Even if the candidate engages with a recruiter who once ghosted them, they will no doubt view the organisation’s hiring process with some trepidation, which will translate into their approach towards the employer even if the hiring is concluded.
Keeping a good company profile is particularly critical in industries which hire for specialised skills. Given the small pool of applicants that these organisations have to choose from in the first place, antagonising the talent pool due to indifference is amongst the worst business practices.
Risk of appearing out of touch
Organisations have always had to stay current and safeguard their reputation to attract the right talent. Just like everything else, even hiring will not remain the same post-COVID-19. There is an increased focus on ensuring people’s wellbeing, both physical and mental. Even as most organisation policies for wellness are internally focused towards their employees, how applicants are treated could gradually emerge as a paradigm for assessing the professionalism of an organisation.
Being professional about keeping the communication channel open with job candidates, or closing it as appropriate instead of leaving it unattended, will likely become a factor to differentiate the boorish firms from the cultured ones.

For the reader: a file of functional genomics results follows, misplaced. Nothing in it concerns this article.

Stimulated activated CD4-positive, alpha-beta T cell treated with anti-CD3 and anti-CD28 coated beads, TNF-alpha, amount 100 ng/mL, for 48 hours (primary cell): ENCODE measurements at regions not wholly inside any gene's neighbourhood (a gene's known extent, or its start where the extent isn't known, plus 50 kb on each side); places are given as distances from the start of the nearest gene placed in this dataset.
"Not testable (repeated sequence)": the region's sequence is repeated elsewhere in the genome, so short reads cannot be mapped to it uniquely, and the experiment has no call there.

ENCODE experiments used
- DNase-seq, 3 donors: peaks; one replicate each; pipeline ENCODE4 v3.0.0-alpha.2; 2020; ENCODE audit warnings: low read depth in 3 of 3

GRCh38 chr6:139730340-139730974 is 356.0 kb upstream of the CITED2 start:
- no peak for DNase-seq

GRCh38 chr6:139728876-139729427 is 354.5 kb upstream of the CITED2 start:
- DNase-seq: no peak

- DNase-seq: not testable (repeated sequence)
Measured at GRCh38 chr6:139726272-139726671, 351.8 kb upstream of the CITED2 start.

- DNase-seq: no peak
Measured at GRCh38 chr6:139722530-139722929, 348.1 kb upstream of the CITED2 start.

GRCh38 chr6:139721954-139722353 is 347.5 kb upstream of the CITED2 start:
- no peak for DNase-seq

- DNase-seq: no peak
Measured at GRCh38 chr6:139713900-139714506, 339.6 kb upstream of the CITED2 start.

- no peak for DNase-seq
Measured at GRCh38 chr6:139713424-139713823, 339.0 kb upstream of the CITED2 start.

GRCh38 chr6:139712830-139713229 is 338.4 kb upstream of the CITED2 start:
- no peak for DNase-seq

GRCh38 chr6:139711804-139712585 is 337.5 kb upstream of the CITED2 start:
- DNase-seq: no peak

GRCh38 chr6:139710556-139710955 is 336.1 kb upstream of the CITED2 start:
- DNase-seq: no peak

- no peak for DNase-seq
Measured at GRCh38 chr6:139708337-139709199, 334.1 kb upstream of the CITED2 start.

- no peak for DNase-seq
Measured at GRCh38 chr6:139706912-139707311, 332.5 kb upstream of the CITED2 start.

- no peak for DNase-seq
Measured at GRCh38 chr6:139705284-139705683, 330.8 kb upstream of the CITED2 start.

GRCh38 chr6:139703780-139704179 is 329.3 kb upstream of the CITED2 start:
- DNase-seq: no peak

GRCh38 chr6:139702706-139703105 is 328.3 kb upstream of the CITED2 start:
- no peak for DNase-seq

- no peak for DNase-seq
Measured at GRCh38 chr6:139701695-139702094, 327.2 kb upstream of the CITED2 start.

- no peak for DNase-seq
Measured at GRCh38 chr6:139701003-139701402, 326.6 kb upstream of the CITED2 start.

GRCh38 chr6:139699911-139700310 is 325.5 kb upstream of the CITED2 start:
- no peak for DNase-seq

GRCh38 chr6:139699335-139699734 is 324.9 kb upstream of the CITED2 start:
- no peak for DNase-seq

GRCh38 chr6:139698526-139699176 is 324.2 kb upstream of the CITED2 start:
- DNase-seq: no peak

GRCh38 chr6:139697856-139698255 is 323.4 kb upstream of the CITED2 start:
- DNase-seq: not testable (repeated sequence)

Recruiter ghosting normalises candidate ghosting
After years of being treated heartlessly by employers, a new trend is emerging. Prospective employees are now making themselves absent from interviews, or even not making an appearance on an agreed date of joining. It is still an emerging trend, but it is something that recruiters have to bear in mind when they go invisible to candidates. It is more likely that a once-ghosted candidate will find it normal, even acceptable, to ghost an employer.
A definite way to curb this trend in its nascency is to improve communication and maintain an honest relationship with candidates, which will likely ensure that communication from the candidate also stays strong.
How can it be avoided?
Recruiters are often an overworked and rarely thanked lot. There is sometimes an unreasonable number of applicants, or there is always some other more important task to finish. Probably the perfect candidate for a role is already interviewed, and the recruiter has to cajole them into joining the organisation. Given the unrelenting stress in people-focused jobs, it is tempting, maybe even necessary sometimes, to select what is necessary and drop the rest.
Because it is so easy to disregard is probably a reason to pay more attention to avoid ghosting candidates.